What Did Jeb and Mitt Talk About?

What exactly did they talk about beneath a view of the snowcapped mountains of Utah perhaps? Faith and family? Compassion for those with less? Building a moderate GOP platform where Jeb reaches out and picks Mitt as his running mate? Or did Mitt submit to the will of the more ambitious man in the room? Several of his key advisors had already made the move. Perhaps Mitt Romney didn’t have a stomach for a knock-em-down-drag-em-out fight over the compassionate middle ground. What was Mitt Romney presented with that made him decide to quit and does it matter?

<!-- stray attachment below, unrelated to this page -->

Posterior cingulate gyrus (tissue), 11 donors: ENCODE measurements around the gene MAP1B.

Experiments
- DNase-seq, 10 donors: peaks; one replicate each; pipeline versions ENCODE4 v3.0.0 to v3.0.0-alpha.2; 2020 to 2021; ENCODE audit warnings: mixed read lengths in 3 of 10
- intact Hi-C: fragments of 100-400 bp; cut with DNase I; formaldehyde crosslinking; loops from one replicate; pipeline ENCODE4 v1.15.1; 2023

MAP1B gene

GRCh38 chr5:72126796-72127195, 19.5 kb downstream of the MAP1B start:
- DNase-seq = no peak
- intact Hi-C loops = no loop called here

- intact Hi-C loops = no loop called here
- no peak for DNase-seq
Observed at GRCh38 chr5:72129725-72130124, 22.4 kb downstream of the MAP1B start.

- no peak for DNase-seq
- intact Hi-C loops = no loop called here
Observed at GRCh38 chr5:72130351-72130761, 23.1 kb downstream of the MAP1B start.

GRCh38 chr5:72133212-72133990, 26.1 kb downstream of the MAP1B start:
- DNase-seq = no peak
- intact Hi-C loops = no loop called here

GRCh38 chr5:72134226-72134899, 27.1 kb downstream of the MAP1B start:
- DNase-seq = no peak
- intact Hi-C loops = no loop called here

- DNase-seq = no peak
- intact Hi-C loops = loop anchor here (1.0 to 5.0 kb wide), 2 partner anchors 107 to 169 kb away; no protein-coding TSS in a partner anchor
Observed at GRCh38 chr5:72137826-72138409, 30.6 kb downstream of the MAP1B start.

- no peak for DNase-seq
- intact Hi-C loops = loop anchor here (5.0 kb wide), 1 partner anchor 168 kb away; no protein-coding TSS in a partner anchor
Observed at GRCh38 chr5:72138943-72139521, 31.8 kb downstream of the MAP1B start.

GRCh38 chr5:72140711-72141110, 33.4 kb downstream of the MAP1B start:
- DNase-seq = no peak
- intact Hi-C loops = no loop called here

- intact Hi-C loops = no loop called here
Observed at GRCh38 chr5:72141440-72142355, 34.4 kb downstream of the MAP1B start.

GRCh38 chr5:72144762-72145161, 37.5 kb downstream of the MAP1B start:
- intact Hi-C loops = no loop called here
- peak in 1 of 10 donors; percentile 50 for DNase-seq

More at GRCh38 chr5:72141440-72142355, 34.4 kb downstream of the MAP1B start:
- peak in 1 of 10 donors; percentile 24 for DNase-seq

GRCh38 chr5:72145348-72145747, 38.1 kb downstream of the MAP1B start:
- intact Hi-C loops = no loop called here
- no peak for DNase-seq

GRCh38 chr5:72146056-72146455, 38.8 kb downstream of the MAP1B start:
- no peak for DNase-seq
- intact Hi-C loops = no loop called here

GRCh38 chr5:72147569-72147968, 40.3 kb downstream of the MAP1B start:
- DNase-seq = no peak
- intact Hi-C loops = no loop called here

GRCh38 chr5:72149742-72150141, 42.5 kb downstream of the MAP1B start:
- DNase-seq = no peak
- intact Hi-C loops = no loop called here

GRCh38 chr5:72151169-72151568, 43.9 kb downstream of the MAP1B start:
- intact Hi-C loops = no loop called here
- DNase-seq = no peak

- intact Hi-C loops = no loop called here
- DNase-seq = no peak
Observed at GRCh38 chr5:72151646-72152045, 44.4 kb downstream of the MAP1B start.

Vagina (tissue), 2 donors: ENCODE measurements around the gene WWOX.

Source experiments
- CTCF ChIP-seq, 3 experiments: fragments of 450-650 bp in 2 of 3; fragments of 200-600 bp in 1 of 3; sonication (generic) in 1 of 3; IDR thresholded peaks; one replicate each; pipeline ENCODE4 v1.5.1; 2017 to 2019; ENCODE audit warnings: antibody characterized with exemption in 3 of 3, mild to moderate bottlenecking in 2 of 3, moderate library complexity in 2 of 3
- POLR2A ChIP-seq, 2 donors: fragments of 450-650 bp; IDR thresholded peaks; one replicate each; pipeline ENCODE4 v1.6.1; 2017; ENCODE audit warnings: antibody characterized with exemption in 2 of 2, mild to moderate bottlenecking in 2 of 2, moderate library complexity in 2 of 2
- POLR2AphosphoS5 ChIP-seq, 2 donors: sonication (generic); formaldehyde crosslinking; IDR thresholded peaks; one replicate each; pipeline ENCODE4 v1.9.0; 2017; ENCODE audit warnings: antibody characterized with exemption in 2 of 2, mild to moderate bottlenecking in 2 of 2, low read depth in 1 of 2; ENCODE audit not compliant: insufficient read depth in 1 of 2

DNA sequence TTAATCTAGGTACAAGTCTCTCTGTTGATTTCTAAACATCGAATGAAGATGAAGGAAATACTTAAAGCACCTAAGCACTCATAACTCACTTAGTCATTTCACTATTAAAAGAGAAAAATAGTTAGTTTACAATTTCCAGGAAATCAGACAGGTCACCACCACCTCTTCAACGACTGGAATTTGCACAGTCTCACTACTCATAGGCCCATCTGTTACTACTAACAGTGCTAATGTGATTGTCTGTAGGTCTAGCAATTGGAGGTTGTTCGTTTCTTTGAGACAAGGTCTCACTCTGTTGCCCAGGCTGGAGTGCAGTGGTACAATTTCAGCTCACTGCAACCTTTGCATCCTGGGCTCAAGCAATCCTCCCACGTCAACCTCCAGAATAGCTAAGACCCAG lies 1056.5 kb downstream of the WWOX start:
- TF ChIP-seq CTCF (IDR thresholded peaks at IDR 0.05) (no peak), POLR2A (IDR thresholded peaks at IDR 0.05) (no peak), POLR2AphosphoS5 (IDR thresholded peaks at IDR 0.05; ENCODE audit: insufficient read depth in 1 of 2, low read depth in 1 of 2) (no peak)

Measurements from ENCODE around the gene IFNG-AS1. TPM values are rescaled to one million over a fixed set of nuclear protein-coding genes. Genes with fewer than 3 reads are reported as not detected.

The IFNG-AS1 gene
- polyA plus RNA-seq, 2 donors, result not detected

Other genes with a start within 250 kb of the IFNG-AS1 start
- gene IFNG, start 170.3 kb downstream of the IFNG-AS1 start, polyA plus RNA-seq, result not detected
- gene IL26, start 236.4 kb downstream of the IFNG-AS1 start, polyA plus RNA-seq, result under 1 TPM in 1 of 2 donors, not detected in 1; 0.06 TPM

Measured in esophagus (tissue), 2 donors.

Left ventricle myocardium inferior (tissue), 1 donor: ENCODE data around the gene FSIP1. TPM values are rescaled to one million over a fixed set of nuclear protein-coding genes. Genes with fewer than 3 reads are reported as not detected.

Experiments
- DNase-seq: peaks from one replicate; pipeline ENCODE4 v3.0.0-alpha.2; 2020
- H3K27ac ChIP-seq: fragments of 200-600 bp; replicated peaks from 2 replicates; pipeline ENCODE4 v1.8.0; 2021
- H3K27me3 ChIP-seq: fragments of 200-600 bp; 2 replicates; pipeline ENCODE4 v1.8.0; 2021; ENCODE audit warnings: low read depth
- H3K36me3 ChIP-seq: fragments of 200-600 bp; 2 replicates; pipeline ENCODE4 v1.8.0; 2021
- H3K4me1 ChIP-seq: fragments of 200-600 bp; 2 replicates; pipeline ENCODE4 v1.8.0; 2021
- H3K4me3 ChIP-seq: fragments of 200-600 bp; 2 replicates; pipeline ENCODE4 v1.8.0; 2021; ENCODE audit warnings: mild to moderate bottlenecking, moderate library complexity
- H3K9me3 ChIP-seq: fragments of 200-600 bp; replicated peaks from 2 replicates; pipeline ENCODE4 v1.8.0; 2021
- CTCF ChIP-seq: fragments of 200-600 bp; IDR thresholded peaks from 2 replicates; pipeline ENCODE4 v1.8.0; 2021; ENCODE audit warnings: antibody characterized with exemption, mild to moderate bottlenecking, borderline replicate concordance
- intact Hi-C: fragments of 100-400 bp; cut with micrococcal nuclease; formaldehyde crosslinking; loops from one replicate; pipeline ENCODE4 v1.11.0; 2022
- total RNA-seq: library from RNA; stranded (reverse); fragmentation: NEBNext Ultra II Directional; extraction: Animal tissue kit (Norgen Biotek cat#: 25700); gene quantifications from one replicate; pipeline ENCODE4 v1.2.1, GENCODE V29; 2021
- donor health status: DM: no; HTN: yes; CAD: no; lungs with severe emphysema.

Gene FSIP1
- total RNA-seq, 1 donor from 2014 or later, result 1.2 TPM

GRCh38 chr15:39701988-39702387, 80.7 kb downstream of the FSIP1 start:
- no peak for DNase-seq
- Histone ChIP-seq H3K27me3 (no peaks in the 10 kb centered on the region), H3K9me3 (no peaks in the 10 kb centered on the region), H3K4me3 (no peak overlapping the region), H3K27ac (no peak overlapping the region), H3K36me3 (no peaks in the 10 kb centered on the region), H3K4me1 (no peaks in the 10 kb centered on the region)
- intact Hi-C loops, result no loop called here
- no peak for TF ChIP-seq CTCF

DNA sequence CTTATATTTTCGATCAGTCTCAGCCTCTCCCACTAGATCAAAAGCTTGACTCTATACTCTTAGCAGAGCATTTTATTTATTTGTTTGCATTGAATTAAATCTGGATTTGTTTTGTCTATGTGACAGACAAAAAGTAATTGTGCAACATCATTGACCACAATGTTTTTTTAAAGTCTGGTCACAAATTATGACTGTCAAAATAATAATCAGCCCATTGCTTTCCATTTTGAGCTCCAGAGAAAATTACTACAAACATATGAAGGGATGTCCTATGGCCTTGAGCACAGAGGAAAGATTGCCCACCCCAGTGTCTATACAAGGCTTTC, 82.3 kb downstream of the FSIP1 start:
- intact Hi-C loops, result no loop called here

In fact it does matter, if only because now we have Jeb Bush steadily and calmly claiming a leading position, at least in fundraising if not policy, among GOP potential contenders. At least that gives, or will give over the coming weeks and months, a clear target for other Republican contenders as they shape their campaigns for the nomination battle. And shape they better do plenty of because Jeb Bush is good at media. It is clear his positions on immigration, on education, and perhaps other core conservative issues, will anger many GOP supporters, but he has shown the ability to talk his way out of a few corners in the past. And remember, he was easily re-elected in Florida. Conservative candidates, like Ted Cruz, will have to be sharp and focused against an avuncular Bush preaching hope rather than anger. Perhaps focusing on the reasons for the anger, and tapping into the frustration in a way that forces Jeb Bush to state his positions loud and clear would help. If, as an admiring article in the New Yorker pointed out last summer, Ted Cruz as a rookie senator has already been able to define GOP positions on precisely issues like illegal immigration, and in the face of Republican establishment opposition, then Jeb Bush may have plenty of opportunities to clarify where he stands on the issues. Courtesy of Senator Cruz. That's taking into account the difference between congressional tactics, which Cruz seems to be hard-wired for, and election/nomination campaigns, which are another matter. So, did Jeb make a deal with Mitt because he knows he's going to need all the resources he can get to successfully maintain pole position in the GOP race? It's early days yet to be sure, but by spring we should have a clearer picture of why Mitt chose to step aside. And what people like Ted have to say about Jeb.

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